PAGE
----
Three episodes of the A&E Documentary “Heavy” have been broadcast and I watched each of them. One of the first things that I noticed is that the majority of time you see them doing something about their problem you see them in the gym sweating and grunting and being motivated by two superbly fit physical trainers.
This bothers me. Obviously these men and women who appear on the show have some very deep problems with food. I identify. To watch the show you would think the answer to their problems, or at least ninety percent of it or so, is exercising their body. Most of what you see on the A&E show “Heavy” are the subjects hard at work in the gym.
A distant second is some education on nutrition. Behind that is a glimpse of some therapy work. I don’t count the typical attention to the enablers – that’s another external.
The external aspects of weight loss gets more attention than inner work on the mind, emotions, thinking, and attitudes. No one wants to look inside, or watch others look inside on prime time television.
I watched a behind the scenes type video of the subjects on the A&E site. This was an interview with the subjects from the second episode. They were taking questions from the audience via the web site. At one point they unanimously exclaimed that the work they did in therapy, looking within themselves, was huge. They indicated this was a big turning point in their progress and seemed to have a very significant impact on their progress. I identified with that too. This is consistent with my experience as well.
Why not show what really works on food addiction?
I did a little more research and found the name of the facility where these people go. It is called the Hilton Head Weight Loss Spa. A major part of what they offer deals with finding inner solutions. There are group sessions, classes, counseling, etc. Apparently, this is what works for their clients. Why so little attention to this element of treatment on the show?
I point all this out not to criticize the A&E television show “Heavy,” but to point out the disparity between what is known to actually work treating food addiction and what mass media and pop culture pushes on us. Apparently, they push what sells.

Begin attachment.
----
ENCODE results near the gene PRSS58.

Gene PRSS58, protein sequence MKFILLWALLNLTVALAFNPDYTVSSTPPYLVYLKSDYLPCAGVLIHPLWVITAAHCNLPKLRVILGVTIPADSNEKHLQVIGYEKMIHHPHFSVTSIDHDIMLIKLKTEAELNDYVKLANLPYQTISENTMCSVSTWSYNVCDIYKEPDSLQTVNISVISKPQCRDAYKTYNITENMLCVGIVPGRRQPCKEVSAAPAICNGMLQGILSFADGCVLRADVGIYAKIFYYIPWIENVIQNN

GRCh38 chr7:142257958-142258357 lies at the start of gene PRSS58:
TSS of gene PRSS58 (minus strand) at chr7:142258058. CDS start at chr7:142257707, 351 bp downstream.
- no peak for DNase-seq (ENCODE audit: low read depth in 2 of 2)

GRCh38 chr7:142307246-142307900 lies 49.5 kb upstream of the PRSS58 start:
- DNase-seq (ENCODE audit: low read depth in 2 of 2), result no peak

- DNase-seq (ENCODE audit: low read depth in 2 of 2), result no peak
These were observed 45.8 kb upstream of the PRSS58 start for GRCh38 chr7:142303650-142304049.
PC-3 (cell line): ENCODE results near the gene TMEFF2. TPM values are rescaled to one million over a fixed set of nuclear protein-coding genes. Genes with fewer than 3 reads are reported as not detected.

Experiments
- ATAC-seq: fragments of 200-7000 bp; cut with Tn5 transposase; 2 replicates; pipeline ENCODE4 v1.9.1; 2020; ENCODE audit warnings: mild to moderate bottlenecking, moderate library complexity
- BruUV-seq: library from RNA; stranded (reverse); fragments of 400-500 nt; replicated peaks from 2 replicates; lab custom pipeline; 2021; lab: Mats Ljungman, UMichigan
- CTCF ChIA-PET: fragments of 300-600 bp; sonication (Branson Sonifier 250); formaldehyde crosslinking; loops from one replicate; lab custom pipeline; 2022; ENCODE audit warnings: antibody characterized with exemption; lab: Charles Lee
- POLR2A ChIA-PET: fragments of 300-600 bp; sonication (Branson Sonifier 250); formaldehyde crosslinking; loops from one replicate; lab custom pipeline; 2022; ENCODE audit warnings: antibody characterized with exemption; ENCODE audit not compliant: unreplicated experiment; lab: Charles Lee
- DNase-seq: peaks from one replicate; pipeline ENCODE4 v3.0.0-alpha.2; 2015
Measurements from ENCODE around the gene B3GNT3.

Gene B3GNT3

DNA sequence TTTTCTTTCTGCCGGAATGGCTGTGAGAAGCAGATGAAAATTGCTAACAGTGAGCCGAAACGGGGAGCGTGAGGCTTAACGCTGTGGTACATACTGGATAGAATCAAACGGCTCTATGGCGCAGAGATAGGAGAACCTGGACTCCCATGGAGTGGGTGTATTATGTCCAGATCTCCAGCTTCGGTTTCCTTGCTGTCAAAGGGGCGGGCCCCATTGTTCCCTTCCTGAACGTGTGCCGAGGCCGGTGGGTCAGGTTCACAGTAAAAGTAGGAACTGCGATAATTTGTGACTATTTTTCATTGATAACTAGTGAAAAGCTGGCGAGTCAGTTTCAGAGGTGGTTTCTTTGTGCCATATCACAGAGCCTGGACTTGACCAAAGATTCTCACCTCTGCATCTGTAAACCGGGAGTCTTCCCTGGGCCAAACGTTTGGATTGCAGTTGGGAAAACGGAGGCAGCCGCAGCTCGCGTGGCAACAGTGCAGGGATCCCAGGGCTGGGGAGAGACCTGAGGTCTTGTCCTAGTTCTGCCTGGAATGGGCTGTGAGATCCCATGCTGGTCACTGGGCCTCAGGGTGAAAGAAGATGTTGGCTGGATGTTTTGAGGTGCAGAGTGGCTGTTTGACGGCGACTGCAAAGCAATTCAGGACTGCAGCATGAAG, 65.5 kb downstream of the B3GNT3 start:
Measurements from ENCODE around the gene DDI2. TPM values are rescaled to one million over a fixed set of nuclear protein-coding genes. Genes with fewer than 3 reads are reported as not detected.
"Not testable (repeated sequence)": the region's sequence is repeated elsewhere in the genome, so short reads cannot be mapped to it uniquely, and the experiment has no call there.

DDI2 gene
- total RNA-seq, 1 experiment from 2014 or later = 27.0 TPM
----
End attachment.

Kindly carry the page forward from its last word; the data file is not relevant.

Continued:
There are a few out there who have everything they need within themselves to turn things around except enough knowledge about nutrition and physical fitness to begin a productive and healthy exercise program and nutrition plan. Learning how to exercise, some nutrition guidance, and a little motivation is all they need. This is not the case with someone suffering from food addiction.
Long term problems require long term solutions
For the food addict or anyone else with food or weight related disorders knowledge about nutrition and exercise will, at best, be mostly useless in the long term. For many it may even be a liability. Exercise and diets result in temporary changes but the problem for a food addict or someone with deeper issues around food is sustained solutions to their problems.
We are barely seeing six months of these people’s lives. I honestly hope they will be able to do a special in a few years and we’ll see all the participants normal sized, healthy, and happy. If those people only rely on exercise and diets and willpower I doubt we will.
Looking inside does not sell
This is a chicken and egg thing. The world wants to sell us exercise machines so that’s what will populate the media and pop culture. On the other hand, I know from personal experience, not a lot of people want to deal with food and weight problems on the inside. I didn’t.
Depression, marital problems, grief – these are things more and more people are willing to seek professional, spiritual, or self-help resources to deal with. But they don’t want to turn over food problems.
Why is there a disproportionate resistance to inner work when it comes to treating food problems? Is is because we are so attached to food we hide from anything that might actually work? Is it that there is a stigma and cultural expectations which insist it is a willpower or self control thing? Or does it just not occur to most of us that food problems can be a mental/emotional issue?
Why I think it is important
Exercise and diets will help you lose weight, but not keep it off long term unless the regimen is maintained. The weight goal is reached or approached and the motivation to maintain the regimen is reduced. At this point, if the person’s inner health is off kilter they are going to turn to something to sooth and return to what they know. People who suffer from food addiction and other serious problems with food need lasting solutions but pop culture doesn’t want to show them to us.